Friday, November 03, 2006

The Church of Ted Haggard

The Harper's magazine 2005 article on Ted Haggard's church by Jeff Sharlet is quite an eye-opener. A megachurch of 14,000 worshippers, run as a bizarre combination of Disneyland, War Academy and Abrahamic fundamentalism with rock music and thought control thrown in. Lots of feel-good talk at the surface, truly frightening war-trumpets behind it.

Haggard boasts about his concept of the church as a response to the market forces. No need to engage in worthwhile projects (such as helping those smelly and listless poor people). Just a lot of fun in small cells run tightly by an incredibly militaristic organization working from the top-down. It isn't only capitalism that Haggard has harnessed for religious purposes but also Maoism or some other hierarchical type of communism. Is this the face of Christianistic religion?

Who knows? One article by one author is unlikely to offer total clarity or balance on such a wide topic, but it gives us some very frightening glimpses of Haggard's church, such as this description of his son's wedding:

The morning service on the second Sunday of 2005 was devoted to the marriage of Pastor Ted's eldest son, Pastor Marcus. It began with worship, just like an ordinary service, but the light show was a royal purple-and-gold, the hymns more formal, the dancing more ecstatic. I sat with Linda Burton in the front row; she curtsied and bowed, over and over, her right hand sweeping the carpeted floor.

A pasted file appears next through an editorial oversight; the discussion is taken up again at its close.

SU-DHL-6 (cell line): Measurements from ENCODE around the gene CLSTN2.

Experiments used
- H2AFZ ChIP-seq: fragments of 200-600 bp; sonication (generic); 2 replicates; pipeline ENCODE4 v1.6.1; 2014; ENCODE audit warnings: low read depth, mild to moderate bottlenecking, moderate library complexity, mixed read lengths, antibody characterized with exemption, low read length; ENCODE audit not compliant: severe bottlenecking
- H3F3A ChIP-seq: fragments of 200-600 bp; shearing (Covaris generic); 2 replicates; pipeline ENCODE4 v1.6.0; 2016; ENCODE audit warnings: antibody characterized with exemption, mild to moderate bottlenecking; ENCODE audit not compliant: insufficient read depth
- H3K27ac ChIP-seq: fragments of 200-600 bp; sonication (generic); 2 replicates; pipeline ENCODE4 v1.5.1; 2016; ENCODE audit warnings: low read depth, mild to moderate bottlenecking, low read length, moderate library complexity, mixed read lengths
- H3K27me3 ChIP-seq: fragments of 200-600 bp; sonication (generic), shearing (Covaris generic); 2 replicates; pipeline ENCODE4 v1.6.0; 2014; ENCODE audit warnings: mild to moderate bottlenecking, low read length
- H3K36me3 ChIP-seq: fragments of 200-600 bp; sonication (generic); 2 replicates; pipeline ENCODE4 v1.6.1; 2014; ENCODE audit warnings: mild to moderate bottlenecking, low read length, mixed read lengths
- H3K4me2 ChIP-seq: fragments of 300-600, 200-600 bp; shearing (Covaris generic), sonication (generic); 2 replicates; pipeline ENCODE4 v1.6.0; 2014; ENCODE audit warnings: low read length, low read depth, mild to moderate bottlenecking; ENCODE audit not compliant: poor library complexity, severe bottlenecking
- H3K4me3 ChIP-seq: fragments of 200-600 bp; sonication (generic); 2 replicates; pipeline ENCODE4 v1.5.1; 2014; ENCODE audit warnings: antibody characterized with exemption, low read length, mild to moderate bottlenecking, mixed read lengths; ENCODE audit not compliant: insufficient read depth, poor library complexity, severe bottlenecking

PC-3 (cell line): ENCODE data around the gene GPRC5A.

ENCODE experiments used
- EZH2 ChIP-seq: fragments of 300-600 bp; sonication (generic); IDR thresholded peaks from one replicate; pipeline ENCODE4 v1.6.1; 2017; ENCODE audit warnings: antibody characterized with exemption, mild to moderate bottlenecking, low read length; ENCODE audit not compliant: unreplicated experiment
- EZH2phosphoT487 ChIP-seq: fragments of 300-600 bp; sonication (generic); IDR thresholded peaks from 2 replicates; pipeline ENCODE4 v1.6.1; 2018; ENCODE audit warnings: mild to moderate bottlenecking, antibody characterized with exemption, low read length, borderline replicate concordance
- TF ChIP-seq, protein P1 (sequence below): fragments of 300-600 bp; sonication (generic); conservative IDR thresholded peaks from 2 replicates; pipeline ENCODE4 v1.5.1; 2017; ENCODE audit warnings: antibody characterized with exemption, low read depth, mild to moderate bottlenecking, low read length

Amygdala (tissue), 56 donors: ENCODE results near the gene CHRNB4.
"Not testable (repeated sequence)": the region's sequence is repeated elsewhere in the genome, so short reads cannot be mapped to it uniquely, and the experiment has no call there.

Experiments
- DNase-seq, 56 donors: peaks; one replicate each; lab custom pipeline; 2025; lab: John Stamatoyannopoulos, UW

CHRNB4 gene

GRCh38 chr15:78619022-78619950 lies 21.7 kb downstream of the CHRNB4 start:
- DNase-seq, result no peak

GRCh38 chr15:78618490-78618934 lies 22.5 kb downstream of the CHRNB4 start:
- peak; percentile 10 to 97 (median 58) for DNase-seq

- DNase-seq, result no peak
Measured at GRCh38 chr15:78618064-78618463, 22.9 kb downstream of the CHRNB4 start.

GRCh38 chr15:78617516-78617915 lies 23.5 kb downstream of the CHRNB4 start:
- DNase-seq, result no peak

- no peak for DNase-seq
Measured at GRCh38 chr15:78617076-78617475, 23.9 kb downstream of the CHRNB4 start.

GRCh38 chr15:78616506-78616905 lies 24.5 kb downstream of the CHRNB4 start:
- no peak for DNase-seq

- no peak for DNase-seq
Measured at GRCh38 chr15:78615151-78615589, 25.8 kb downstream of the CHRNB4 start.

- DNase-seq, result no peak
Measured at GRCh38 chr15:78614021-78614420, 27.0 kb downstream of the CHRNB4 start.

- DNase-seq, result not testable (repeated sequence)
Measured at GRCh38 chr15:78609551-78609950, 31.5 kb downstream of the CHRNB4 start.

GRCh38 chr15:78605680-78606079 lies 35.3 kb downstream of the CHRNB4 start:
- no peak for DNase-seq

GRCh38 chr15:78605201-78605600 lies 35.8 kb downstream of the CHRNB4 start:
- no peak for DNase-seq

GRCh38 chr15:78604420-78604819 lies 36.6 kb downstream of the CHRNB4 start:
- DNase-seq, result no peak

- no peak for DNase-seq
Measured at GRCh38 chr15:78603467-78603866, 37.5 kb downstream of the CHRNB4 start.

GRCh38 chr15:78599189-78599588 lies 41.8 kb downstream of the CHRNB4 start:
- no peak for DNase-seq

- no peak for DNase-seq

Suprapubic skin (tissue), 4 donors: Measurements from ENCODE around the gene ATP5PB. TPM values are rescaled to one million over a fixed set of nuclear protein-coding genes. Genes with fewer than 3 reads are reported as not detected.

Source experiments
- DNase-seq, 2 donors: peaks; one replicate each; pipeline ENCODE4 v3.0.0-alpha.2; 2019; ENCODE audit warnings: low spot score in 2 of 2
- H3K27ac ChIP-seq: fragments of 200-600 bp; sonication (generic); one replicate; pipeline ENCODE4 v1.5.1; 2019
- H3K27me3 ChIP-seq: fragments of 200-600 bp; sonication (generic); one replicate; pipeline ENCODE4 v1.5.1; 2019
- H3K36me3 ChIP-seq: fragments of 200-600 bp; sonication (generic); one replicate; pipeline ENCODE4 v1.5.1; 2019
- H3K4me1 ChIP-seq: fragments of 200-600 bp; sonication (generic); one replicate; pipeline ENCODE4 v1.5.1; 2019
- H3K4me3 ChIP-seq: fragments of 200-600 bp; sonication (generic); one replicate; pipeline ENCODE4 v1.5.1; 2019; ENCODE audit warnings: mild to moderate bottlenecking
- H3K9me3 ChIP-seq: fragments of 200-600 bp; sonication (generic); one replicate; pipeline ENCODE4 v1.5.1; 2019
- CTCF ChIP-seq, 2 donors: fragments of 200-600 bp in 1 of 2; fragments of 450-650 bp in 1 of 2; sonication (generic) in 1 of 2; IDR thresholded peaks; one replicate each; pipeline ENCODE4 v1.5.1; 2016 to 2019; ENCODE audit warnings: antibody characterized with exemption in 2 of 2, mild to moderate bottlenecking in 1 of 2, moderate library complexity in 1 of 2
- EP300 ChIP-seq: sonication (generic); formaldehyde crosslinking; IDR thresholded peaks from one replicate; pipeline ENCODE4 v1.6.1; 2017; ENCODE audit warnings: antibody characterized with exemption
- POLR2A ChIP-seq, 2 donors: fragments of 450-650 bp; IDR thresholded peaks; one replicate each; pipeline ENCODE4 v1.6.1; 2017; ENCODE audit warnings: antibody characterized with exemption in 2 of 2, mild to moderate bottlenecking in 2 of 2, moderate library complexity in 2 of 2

Pastor Ted wore a black suit and a red tie. Earlier in the week, at a staff meeting, he had announced that he would use the wedding as an illustration, and to that end he delivered a lengthy prenuptial presentation with slides, in which he laid out a fractal-like repeating pattern of relations, shrinking and expanding: that of God to man, reflected in that of man to wife, which is in turn a model for a godly society. Just as we conform ourselves to God's will, so, said Ted, must "the Woman." The Woman must take on her man's calling, her man's desire.

"Mmm-hmmm," murmured Linda, eyes closed.

In return, Pastor Ted continued, the Woman gets the Man's love; authority just wants to serve. "Total surrender!" he called. "True or false?"

"TRUE!" answered the 8,000 assembled.

The Man is the Christ; the Woman is the Body. He is coming; she is the church; she must open her doors. United, they are the Kingdom, ready for battle. "The Christian home," preached Pastor Ted, "is to be in a constant state of war." This made many so happy they put their hands in the air, antennae for spirit transmissions. "Massive warfare!" Ted cried out.

Sex (consensual?) and war and submission, all covered by the white veil of virginity. I feel a little sick right now.

There is a tremendous hunger for community in this country, a hunger that is not satisfied by what connections our fragmented and mobile lifestyles offer. The Christianist megachurches have stepped in and offered to feed all those who starve for connection, all those who drift. But the price for the meal is very steep. As Ted Haggard himself is finding out.